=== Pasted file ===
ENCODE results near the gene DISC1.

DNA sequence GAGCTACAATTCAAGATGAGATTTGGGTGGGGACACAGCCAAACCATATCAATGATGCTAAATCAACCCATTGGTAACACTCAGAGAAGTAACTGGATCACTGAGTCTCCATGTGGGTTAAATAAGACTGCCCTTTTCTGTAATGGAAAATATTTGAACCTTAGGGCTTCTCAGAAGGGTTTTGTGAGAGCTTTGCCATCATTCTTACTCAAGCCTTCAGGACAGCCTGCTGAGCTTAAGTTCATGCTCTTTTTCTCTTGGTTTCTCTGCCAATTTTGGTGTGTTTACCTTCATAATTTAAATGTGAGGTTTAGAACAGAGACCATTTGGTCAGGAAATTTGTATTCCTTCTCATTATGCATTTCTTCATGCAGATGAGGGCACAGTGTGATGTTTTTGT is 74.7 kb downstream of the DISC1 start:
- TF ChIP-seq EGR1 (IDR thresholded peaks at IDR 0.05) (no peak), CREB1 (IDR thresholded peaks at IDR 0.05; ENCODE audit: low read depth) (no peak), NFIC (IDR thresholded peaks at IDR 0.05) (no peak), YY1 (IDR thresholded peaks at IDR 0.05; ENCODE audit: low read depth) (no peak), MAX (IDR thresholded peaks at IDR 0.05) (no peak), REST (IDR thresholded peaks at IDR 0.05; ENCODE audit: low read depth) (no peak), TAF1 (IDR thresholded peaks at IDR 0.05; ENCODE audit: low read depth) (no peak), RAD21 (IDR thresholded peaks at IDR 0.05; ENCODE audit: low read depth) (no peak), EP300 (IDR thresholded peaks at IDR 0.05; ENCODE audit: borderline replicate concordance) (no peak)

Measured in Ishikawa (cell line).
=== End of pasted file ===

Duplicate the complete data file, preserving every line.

ENCODE results near the gene DISC1.

DNA sequence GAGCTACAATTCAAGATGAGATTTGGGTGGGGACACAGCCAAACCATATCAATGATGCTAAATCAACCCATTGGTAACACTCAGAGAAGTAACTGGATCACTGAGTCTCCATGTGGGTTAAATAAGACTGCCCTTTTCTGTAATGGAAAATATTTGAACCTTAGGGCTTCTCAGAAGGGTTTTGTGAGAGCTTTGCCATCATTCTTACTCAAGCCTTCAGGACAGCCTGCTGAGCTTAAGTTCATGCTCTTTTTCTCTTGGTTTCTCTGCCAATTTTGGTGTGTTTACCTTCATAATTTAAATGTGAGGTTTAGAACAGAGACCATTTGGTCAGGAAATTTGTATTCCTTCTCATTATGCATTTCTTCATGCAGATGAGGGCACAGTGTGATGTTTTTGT is 74.7 kb downstream of the DISC1 start:
- TF ChIP-seq EGR1 (IDR thresholded peaks at IDR 0.05) (no peak), CREB1 (IDR thresholded peaks at IDR 0.05; ENCODE audit: low read depth) (no peak), NFIC (IDR thresholded peaks at IDR 0.05) (no peak), YY1 (IDR thresholded peaks at IDR 0.05; ENCODE audit: low read depth) (no peak), MAX (IDR thresholded peaks at IDR 0.05) (no peak), REST (IDR thresholded peaks at IDR 0.05; ENCODE audit: low read depth) (no peak), TAF1 (IDR thresholded peaks at IDR 0.05; ENCODE audit: low read depth) (no peak), RAD21 (IDR thresholded peaks at IDR 0.05; ENCODE audit: low read depth) (no peak), EP300 (IDR thresholded peaks at IDR 0.05; ENCODE audit: borderline replicate concordance) (no peak)

Measured in Ishikawa (cell line).